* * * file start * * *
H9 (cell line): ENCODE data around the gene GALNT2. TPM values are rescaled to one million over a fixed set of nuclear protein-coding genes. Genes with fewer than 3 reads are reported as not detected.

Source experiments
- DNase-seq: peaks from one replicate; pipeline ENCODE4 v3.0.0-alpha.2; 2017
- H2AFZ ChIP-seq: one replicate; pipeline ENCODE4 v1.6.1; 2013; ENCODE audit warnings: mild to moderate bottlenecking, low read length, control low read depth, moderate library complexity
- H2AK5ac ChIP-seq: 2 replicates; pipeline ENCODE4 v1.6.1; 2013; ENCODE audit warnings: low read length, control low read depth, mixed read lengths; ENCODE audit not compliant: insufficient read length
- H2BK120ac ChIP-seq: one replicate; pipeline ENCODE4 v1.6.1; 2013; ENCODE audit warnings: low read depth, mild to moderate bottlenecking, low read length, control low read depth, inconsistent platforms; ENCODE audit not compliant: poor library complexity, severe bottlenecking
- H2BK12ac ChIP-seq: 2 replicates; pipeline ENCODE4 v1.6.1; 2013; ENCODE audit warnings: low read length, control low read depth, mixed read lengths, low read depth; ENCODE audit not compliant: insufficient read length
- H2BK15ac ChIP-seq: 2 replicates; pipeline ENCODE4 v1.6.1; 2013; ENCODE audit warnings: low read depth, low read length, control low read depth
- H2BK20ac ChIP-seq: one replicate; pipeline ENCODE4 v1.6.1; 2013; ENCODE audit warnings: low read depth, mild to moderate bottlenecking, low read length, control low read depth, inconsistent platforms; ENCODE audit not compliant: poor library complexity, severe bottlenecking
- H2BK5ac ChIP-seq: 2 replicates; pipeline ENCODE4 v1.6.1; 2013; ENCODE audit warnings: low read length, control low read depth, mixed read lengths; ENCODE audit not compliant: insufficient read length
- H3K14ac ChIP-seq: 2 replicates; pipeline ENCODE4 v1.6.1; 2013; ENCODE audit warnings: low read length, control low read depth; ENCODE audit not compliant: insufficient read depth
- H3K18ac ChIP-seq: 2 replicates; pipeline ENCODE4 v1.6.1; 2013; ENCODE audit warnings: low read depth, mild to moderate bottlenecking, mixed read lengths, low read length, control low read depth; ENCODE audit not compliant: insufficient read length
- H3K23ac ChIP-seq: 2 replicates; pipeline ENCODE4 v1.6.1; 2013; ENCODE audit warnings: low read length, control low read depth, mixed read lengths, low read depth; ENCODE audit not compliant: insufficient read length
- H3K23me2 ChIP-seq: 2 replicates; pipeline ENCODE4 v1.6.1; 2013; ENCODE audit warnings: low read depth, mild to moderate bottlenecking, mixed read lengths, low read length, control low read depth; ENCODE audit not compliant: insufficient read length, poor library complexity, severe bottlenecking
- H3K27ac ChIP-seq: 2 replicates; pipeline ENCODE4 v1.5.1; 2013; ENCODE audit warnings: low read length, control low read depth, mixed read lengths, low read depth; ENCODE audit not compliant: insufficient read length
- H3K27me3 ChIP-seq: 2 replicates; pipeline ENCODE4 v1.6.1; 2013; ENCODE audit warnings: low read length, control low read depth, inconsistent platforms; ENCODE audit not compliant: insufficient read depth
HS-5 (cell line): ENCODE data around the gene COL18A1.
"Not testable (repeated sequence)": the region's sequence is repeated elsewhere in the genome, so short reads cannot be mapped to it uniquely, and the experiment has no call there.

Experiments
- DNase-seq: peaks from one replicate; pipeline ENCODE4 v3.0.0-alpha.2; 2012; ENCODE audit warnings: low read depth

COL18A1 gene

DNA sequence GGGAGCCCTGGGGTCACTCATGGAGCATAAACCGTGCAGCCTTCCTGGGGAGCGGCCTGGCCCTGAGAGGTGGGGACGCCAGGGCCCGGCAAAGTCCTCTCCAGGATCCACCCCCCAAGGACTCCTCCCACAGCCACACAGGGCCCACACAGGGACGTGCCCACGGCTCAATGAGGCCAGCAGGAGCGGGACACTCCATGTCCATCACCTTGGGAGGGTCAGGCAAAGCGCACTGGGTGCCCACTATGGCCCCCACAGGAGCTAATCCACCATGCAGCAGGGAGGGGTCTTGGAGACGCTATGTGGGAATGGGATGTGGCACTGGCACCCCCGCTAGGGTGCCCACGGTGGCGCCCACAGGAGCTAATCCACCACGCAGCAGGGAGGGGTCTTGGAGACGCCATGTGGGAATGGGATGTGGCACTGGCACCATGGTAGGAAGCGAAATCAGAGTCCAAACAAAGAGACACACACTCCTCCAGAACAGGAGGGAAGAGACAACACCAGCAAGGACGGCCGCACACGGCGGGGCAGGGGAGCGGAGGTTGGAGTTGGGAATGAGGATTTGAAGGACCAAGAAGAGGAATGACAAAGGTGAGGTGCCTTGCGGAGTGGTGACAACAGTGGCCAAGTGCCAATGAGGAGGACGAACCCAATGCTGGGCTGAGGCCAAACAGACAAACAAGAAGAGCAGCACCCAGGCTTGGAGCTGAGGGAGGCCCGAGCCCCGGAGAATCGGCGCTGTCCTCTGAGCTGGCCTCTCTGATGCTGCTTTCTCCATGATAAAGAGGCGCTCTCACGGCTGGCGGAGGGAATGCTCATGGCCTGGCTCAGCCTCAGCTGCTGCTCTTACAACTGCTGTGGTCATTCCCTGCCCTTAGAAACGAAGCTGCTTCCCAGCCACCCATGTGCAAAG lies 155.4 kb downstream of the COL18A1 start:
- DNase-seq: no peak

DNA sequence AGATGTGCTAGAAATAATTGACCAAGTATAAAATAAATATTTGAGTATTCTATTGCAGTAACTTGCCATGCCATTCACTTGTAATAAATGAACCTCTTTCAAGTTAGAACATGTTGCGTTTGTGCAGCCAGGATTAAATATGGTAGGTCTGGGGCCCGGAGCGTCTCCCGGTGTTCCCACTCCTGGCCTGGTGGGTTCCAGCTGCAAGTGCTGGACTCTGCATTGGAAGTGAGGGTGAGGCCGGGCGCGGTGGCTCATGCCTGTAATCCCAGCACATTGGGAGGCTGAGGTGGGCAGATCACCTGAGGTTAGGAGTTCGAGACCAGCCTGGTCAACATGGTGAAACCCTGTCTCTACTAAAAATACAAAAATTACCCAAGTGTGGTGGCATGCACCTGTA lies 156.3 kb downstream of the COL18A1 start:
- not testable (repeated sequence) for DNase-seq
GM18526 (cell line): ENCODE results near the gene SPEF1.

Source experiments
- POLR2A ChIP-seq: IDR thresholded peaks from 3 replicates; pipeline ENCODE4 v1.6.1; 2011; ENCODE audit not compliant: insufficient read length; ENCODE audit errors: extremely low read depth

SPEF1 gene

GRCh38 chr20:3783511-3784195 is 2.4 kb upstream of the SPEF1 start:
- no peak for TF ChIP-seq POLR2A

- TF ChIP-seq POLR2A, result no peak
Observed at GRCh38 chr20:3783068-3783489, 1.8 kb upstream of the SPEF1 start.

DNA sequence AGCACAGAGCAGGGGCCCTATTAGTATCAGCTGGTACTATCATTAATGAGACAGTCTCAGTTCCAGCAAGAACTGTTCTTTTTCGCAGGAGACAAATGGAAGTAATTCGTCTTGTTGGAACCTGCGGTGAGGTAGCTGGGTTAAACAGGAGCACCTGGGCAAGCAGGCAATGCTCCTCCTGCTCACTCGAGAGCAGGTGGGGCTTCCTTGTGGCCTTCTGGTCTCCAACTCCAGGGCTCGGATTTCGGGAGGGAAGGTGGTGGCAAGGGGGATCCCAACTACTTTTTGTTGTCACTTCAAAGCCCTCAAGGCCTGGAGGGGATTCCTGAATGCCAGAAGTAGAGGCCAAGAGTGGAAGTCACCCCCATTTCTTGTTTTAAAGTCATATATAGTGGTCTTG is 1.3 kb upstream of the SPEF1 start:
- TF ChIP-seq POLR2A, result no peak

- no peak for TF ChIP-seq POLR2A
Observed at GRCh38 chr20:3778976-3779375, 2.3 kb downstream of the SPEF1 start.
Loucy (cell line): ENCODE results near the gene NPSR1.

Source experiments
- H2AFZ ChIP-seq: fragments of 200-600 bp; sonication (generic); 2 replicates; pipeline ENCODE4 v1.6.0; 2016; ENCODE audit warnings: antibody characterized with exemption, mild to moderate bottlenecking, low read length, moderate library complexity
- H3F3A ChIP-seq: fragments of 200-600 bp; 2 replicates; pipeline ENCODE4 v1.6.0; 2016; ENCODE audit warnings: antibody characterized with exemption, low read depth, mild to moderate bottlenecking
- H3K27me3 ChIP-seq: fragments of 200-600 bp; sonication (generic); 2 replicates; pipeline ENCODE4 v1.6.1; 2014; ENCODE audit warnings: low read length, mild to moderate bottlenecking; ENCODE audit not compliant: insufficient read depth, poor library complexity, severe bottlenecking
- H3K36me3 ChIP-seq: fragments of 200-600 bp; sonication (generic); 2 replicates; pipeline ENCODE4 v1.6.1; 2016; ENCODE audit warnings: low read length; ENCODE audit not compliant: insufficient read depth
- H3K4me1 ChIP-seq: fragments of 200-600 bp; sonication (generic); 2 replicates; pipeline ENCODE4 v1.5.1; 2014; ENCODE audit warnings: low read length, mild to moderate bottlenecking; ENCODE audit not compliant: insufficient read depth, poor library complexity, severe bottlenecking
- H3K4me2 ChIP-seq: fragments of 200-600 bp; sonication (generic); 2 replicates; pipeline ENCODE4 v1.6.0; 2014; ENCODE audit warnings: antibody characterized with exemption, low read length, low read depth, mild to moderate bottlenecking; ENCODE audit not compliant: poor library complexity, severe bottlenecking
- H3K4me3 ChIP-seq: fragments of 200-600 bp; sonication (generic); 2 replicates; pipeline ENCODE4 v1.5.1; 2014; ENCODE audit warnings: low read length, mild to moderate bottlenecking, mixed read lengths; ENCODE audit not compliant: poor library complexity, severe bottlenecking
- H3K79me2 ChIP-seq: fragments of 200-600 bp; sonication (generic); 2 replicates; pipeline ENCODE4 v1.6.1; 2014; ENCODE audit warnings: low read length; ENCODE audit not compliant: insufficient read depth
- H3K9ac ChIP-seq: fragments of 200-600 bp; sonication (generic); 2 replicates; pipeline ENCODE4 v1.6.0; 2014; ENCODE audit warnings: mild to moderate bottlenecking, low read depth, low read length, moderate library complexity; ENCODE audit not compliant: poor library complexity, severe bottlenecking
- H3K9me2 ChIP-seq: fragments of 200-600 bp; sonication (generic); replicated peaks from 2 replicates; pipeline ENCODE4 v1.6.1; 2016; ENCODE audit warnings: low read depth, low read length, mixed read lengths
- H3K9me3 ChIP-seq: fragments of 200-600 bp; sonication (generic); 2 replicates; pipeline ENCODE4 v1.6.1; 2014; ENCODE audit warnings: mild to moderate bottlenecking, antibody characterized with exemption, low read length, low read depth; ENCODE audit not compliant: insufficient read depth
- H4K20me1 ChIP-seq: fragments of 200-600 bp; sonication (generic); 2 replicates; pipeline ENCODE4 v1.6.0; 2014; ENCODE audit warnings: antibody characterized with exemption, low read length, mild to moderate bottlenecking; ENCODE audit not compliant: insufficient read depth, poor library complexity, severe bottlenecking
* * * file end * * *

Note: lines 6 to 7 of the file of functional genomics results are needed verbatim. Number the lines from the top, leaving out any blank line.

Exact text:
- H2BK120ac ChIP-seq: one replicate; pipeline ENCODE4 v1.6.1; 2013; ENCODE audit warnings: low read depth, mild to moderate bottlenecking, low read length, control low read depth, inconsistent platforms; ENCODE audit not compliant: poor library complexity, severe bottlenecking
- H2BK12ac ChIP-seq: 2 replicates; pipeline ENCODE4 v1.6.1; 2013; ENCODE audit warnings: low read length, control low read depth, mixed read lengths, low read depth; ENCODE audit not compliant: insufficient read length